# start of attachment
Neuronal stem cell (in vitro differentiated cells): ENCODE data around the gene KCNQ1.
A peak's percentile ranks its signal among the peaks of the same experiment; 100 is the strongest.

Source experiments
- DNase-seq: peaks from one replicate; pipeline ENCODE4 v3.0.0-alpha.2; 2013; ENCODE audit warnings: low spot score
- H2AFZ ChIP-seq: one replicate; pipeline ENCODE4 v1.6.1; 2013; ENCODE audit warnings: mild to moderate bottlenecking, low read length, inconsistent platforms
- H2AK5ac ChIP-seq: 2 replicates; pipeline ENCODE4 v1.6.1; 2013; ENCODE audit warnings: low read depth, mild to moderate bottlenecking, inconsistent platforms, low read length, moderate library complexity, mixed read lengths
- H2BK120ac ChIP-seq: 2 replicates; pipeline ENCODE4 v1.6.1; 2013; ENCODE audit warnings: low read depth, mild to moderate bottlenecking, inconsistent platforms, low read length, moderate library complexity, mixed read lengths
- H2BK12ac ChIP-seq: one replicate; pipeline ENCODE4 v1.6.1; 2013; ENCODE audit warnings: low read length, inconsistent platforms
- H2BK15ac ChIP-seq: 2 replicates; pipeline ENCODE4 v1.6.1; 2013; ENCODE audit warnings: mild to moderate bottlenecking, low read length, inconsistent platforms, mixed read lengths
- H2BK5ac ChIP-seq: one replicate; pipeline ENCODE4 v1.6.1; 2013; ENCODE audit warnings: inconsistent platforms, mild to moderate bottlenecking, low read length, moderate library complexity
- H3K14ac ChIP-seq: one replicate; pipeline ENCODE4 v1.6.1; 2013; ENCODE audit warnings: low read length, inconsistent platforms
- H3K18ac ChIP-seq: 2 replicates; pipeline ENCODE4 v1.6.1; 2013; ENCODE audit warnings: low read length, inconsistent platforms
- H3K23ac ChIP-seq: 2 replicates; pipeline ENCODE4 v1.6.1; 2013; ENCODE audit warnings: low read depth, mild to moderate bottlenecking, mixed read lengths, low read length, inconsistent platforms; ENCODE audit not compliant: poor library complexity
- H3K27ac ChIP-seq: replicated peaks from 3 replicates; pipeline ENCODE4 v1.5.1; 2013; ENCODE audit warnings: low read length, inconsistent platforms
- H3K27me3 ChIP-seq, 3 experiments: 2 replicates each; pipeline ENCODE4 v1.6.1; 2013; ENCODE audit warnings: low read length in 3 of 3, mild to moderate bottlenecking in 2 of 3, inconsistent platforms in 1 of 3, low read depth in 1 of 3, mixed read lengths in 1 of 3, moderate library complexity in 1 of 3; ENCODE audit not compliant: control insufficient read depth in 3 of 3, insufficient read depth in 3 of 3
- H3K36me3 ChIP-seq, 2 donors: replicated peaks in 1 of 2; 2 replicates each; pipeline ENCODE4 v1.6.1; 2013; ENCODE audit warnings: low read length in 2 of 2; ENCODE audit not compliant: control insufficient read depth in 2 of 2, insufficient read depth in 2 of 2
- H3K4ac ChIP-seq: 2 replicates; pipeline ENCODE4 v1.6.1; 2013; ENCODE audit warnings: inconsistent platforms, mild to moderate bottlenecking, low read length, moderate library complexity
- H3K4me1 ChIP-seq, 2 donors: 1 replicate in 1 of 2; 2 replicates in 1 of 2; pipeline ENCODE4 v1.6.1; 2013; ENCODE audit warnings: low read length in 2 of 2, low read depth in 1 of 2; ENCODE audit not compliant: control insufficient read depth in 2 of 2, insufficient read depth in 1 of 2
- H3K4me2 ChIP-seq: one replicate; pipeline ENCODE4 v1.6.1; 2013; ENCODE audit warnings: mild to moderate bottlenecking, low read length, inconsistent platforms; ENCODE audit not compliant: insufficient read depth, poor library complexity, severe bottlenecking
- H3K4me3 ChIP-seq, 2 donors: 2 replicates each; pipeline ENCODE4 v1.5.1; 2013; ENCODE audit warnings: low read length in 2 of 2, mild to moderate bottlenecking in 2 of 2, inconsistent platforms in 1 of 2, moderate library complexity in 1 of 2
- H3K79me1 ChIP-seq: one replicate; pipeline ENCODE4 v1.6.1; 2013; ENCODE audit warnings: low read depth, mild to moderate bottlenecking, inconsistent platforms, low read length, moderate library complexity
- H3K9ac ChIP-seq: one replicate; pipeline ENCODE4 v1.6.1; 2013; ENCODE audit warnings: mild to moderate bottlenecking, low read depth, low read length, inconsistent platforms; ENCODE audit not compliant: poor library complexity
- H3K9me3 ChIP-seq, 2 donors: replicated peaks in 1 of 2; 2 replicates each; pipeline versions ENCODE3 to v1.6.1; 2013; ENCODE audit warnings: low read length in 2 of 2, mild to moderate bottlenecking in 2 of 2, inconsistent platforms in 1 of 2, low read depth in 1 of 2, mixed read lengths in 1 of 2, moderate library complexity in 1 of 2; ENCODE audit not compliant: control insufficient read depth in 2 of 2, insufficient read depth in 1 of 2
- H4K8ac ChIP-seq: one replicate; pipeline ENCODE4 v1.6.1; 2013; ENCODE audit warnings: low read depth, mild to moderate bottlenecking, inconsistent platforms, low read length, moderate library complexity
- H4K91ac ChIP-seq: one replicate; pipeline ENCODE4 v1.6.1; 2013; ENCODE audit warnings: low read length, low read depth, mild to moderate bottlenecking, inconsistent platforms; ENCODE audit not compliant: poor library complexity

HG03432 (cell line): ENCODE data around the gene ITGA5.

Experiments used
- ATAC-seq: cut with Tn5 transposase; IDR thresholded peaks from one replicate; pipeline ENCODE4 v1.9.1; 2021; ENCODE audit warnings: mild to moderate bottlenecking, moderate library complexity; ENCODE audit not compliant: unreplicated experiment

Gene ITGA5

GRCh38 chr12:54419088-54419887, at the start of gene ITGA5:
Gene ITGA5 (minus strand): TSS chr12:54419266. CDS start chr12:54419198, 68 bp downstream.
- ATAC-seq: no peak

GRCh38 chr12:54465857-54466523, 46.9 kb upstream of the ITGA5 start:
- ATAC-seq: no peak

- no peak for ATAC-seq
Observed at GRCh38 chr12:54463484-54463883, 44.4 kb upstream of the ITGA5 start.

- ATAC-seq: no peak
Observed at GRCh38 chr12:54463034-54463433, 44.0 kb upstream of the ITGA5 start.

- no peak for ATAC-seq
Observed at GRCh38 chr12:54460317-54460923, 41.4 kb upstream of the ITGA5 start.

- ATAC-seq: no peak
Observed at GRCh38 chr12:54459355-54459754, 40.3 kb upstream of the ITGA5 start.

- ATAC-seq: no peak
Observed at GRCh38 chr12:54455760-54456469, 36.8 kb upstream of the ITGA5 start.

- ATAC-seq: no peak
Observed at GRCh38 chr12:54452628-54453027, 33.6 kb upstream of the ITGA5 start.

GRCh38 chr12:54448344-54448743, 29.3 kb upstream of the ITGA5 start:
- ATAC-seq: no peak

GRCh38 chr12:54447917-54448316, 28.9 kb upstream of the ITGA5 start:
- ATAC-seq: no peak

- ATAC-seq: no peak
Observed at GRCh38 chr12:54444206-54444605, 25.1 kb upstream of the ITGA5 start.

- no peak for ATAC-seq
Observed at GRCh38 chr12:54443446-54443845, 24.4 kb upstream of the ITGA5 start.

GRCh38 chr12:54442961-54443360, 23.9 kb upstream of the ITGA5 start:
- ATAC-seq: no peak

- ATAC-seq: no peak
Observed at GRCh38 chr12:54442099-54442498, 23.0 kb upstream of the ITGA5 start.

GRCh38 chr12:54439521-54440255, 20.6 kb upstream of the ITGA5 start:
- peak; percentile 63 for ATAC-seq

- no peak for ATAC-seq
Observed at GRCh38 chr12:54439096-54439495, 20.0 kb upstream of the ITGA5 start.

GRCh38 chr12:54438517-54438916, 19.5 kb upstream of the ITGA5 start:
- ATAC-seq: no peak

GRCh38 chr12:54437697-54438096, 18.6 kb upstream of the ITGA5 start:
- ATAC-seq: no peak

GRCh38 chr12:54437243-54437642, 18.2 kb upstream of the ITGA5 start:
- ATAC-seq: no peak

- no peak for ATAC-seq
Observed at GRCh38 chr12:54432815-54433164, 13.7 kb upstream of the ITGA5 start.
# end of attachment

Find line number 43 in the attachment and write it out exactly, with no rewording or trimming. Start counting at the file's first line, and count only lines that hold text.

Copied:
- ATAC-seq: no peak